American Nietzsche: A History of An Icon and His Ideas

November 3, 2011

Who would have thought it? Who could have imagined in 1900, when Friedrich Nietzsche died, that the philosopher of the aristocratic distance and elitist heights would enjoy a reincarnation of sorts in the land of the radical democratic ethos and mass entertainment industry? And yet as Jennifer Ratner-Rosenhagen persuasively shows, this is exactly what happened to Nietzsche in the United States.

Few European philosophers have been more actively present on the American intellectual scene than Nietzsche; possibly nowhere has he been more variously interpreted, his ideas more imaginatively reformulated and his life story more spectacularly retold than in the US. Radicals and moderates, progressives and conservatives, believers and atheists, black activists and white supremacists, cowboys and Indians, all could find in him something to which they could relate. Nietzsche has never let anyone down.

If you were, say, a US socialist looking for revolutionary inspiration, Nietzsche was there to help you; he was, after all, a professional idol-breaker and "transvaluator of all values". If you were, on the contrary, a radical conservative, you could easily find in him plenty of anti-socialist remarks. For the atheist on a quest for philosophical arguments, there is always the Nietzsche who proclaimed that "God is dead" and added "Anti-Christ" to his signature. And for Christians in search of a modern expression of faith, there is the Nietzsche about whom University of Chicago theologian George Burman Foster mused: "In some ways Nietzsche and Jesus would have been good friends."

Ratner-Rosenhagen's work covers such a wide range of historical figures, intellectual fashions and cultural phenomena that, in a certain sense, what it offers in the end is a history of 20th-century American intellectual life as seen from the vantage point of its various encounters with Nietzsche. The book's stated aim is to "demonstrate that reception history can be more ambitious than simply enumerating the varieties of uses of a thinker or a body of thought in a new national context". Indeed, as Ratner-Rosenhagen shows, Nietzsche's work has profoundly and multifariously affected its US readership, as the strong passions (pro and anti) often displayed attest. One of the book's finest accomplishments lies precisely in charting the large repertoire of anxieties, longings, awakenings and concerns that US encounters with Nietzsche elicited.

In particular, Ratner-Rosenhagen makes a strong case for a Nietzschean philosophy, the naturalisation of which on US soil triggered an ample process of self-invention and cultural self-definition, in which Americans had to look at themselves with "alien" eyes and place themselves in front of a "foreign" mirror. One of the book's conclusions is that - through the questions he posed, the debates his work generated and the invitations to self-reflection that commentaries on it often formulated - Nietzsche helped Americans to acquire a better sense of cultural identity and, as a culture, a higher level of intellectual maturity.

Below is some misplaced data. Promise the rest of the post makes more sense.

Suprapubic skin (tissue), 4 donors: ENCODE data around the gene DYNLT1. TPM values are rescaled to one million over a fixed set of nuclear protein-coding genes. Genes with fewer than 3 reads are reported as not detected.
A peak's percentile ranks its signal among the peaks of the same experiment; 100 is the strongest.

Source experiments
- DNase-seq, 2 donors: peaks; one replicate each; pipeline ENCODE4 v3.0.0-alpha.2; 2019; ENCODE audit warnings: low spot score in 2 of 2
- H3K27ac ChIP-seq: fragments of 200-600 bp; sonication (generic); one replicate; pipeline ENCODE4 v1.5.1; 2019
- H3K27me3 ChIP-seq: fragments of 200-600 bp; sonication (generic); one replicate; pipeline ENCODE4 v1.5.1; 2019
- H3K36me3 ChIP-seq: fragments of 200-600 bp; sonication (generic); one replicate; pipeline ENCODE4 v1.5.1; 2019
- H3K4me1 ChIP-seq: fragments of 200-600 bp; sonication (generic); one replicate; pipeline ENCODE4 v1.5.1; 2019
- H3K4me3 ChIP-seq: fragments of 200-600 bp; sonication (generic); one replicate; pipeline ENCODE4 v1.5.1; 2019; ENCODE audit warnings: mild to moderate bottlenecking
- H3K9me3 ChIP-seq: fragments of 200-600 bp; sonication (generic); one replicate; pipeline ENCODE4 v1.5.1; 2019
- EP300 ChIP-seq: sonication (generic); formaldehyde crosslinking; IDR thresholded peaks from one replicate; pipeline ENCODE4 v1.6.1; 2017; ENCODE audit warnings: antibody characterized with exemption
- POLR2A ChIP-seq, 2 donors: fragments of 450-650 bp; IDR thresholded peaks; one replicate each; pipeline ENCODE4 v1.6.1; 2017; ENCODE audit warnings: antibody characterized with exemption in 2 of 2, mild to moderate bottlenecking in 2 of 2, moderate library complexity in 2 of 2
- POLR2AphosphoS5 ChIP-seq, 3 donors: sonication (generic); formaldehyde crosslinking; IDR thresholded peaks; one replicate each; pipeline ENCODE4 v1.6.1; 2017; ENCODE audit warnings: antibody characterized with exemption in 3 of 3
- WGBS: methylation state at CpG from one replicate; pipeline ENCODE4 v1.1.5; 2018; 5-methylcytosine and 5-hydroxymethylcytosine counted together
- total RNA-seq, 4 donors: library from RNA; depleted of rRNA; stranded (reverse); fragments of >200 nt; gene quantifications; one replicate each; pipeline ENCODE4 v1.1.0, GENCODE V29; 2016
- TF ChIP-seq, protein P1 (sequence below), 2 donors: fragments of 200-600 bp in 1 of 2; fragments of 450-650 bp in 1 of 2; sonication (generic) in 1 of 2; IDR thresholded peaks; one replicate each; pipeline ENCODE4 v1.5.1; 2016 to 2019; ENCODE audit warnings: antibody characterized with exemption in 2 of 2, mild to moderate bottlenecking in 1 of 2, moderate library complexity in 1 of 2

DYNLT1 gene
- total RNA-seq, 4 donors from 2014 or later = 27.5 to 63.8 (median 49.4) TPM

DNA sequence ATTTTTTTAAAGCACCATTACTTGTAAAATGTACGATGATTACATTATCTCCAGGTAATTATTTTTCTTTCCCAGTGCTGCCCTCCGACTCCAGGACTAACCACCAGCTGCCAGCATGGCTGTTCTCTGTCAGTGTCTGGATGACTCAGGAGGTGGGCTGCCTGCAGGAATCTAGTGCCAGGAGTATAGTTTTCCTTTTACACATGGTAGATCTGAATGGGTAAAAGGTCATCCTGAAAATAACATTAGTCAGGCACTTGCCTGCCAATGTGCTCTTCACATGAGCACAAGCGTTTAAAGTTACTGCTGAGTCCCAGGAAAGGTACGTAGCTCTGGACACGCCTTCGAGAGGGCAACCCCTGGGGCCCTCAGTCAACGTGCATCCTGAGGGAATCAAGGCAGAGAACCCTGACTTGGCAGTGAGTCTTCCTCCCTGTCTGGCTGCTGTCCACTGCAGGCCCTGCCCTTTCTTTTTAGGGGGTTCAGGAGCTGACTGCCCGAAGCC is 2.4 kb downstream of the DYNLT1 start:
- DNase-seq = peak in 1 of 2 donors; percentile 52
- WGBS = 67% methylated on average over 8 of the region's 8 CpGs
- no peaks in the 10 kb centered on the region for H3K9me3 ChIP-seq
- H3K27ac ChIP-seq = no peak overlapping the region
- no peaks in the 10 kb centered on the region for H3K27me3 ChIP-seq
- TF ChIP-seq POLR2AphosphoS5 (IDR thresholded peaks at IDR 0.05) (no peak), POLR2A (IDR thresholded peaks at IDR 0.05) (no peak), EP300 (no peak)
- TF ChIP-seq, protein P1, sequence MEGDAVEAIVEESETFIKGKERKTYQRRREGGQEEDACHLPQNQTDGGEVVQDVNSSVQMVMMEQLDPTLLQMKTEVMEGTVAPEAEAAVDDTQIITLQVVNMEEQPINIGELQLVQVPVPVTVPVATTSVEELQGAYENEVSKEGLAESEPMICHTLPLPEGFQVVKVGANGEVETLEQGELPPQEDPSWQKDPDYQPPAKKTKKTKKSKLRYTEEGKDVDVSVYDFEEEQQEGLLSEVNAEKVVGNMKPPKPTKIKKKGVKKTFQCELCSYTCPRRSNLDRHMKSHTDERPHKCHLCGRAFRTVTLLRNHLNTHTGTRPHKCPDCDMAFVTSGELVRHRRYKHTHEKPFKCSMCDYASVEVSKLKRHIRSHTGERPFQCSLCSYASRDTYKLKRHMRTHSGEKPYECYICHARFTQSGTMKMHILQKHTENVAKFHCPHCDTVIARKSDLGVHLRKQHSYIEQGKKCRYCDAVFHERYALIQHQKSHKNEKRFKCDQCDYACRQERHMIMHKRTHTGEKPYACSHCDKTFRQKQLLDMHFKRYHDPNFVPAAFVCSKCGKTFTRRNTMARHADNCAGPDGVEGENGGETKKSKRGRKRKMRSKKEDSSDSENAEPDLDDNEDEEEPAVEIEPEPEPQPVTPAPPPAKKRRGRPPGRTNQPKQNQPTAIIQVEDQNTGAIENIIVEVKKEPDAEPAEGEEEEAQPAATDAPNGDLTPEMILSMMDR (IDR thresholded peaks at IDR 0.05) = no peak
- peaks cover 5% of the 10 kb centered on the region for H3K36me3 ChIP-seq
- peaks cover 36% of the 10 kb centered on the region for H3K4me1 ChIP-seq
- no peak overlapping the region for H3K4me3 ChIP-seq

Just as Nietzsche's own thinking was shaped by, among other things, its encounter with a US philosopher, namely Ralph Waldo Emerson, so a great number of 20th-century US thinkers, writers and public intellectuals became who they were as a result of their transformative contact with Nietzschean ideas. Ratner-Rosenhagen discusses at length the cases of William James, H.L. Mencken, Walter Kaufmann, Harold Bloom, Richard Rorty, Stanley Cavell, Alan Bloom and others who came to find themselves as thinkers via a Nietzschean detour. As Nietzsche himself must have learned from Emerson, the best teaching is by provocation; in trying to respond to Nietzsche's provocation, these thinkers, each in his own way, gained access to newer and deeper registers of creativity. Mapping out this complex network of kindred minds, interpretations and reinterpretations, provocations and creative responses makes for a suspenseful story that ably holds the reader's attention. Extensively researched, elegantly structured and smartly written, the book reads almost like a novel.

Nietzsche decried a lack of historical sense among the philosophers of his day. In ours, this deficiency has reached alarming proportions. This is why Ratner-Rosenhagen's book, while technically the work of an intellectual historian (if not because of that), should be made compulsory reading for philosophers. The image of philosophy as an ongoing round-table conversation where thinkers from different historical periods and various linguistic and cultural backgrounds simply take their seat and have their say is charmingly appealing, but relies on a serious misunderstanding. A philosopher is not only what we come across when we open her book. She is also what we don't find there: the specific physiognomy of the historical world in which she emerged and which we have to reconstruct. And, equally important, a philosopher is also everything that has happened to her books between their publication and the moment we open them. This complicates everything, no doubt, but who said the history of philosophy was a simple affair?

American Nietzsche: A History of An Icon and His Ideas

By Jennifer Ratner-Rosenhagen
University of Chicago Press
464pp, £19.50
ISBN 9780226705811
Published 15 November 2011

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